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Well-Being Improvement in a Midsize Employer

Changes in Well-Being, Productivity, Health Risk, and Perceived Employer Support After Implementation of a Well-Being Improvement Strategy

Hamar, Brent DDS, MPH; Coberley, Carter PhD; Pope, James E. MD; Rula, Elizabeth Y. PhD

Journal of Occupational and Environmental Medicine: April 2015 - Volume 57 - Issue 4 - p 367–373
doi: 10.1097/JOM.0000000000000433
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Objective: To evaluate employee well-being change and associated change in productivity, health risk including biometrics, and workplace support over 2 years after implementation of a well-being improvement strategy.

Methods: This was an employer case study evaluation of well-being, productivity (presenteeism, absenteeism, and job performance), health risk, and employer support across three employee assessment spanning 2 years. Employee well-being was compared with an independent sample of workers in the community.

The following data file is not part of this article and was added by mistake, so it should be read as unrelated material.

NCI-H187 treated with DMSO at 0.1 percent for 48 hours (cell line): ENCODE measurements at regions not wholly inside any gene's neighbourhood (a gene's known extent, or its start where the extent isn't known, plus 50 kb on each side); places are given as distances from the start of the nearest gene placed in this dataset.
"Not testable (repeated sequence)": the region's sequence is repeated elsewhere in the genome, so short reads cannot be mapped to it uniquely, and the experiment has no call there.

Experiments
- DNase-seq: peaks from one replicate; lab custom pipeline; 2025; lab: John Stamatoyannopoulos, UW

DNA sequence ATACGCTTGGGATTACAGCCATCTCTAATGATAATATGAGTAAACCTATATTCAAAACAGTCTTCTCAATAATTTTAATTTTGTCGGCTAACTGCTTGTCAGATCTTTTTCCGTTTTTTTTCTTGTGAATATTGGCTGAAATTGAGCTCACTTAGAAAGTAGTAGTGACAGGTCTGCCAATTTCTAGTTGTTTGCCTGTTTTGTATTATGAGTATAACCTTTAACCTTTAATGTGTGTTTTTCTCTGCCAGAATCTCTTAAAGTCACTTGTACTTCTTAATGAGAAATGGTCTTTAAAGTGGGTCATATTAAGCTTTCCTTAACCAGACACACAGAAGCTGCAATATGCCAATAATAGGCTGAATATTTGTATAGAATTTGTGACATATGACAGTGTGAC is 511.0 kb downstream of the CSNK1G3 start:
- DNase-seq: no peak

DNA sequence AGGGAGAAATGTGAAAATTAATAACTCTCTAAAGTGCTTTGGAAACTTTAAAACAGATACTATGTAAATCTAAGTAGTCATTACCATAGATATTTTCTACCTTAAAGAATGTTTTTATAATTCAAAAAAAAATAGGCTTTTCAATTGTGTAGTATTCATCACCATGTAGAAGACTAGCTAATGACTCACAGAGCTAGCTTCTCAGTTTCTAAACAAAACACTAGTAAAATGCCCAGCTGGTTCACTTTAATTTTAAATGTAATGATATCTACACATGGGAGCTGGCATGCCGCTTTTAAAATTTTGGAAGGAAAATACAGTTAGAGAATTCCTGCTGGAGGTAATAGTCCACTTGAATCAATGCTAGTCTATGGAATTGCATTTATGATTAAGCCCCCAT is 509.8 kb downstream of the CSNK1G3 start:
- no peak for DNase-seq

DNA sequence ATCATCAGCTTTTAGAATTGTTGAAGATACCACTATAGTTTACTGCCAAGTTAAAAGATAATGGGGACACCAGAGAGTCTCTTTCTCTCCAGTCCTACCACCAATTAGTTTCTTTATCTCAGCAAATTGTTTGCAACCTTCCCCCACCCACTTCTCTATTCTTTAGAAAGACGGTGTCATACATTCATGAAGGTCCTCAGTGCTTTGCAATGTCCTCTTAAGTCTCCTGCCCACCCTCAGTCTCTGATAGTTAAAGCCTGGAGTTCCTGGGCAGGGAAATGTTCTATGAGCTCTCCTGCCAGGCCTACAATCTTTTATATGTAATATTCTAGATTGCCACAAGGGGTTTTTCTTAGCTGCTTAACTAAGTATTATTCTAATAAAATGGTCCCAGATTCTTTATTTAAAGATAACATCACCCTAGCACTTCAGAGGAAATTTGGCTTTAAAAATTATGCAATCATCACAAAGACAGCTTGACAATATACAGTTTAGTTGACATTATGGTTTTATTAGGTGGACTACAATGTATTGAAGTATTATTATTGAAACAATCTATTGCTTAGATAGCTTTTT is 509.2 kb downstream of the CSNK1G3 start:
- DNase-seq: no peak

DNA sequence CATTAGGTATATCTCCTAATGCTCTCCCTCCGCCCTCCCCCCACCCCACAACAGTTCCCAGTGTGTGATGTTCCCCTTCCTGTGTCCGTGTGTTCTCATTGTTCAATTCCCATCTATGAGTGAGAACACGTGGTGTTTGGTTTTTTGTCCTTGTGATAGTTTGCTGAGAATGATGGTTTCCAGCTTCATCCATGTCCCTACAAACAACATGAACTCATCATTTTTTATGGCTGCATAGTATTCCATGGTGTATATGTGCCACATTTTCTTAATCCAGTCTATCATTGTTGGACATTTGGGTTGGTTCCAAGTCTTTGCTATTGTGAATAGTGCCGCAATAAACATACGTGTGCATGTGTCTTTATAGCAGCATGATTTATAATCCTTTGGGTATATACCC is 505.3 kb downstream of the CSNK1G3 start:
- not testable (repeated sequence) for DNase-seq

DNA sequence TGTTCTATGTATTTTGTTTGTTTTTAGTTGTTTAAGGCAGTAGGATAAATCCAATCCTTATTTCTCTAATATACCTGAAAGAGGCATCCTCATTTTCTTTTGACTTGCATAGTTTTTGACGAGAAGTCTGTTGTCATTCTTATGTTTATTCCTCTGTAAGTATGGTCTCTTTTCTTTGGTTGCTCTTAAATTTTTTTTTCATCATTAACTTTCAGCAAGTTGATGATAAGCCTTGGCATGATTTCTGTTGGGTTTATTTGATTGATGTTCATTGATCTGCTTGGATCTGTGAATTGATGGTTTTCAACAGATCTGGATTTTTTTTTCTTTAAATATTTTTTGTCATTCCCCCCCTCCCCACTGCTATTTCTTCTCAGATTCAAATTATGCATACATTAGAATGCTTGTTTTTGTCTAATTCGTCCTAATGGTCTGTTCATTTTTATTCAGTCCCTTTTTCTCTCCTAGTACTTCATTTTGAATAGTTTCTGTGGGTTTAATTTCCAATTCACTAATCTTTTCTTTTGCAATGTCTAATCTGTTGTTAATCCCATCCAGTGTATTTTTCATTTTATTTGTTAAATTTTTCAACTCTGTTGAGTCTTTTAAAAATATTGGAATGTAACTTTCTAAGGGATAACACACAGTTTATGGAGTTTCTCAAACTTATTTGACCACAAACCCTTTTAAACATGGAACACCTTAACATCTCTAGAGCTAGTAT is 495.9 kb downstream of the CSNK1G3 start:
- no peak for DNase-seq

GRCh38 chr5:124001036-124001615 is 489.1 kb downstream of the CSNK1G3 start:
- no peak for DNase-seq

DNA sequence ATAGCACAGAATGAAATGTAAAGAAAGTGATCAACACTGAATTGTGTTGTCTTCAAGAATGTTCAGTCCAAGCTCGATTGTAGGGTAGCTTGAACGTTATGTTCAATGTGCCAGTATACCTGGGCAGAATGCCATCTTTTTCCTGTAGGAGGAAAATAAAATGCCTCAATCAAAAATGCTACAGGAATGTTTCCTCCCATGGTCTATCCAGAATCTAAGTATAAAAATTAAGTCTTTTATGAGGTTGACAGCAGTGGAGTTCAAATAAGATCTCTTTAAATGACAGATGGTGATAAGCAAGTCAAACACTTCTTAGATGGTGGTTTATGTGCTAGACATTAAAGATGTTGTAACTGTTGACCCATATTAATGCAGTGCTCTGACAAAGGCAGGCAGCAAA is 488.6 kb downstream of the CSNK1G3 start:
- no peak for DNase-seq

Results: Well-being and job performance increased and presenteeism and health risk decreased significantly over the 2 years. Employee well-being started lower and increased to exceed community worker averages, approaching significance. Well-being improvement was associated with higher productivity across all measures. Increases in employer support for well-being were associated with improved well-being and productivity.

Conclusions: This employer's well-being strategy, including a culture supporting well-being, was associated with improved health and productivity.

From the Center for Health Research, Healthways, Inc, Franklin, Tenn.

Address correspondence to: Elizabeth Y. Rula, PhD, Center for Health Research, Healthways, Inc, 701 Cool Springs Boulevard, Franklin, TN 37067 (elizabeth.rula@healthways.com).

This study was funded by Healthways and all authors are employees and shareholders of this company.

The authors declare no conflicts of interest.

Copyright © 2015 by the American College of Occupational and Environmental Medicine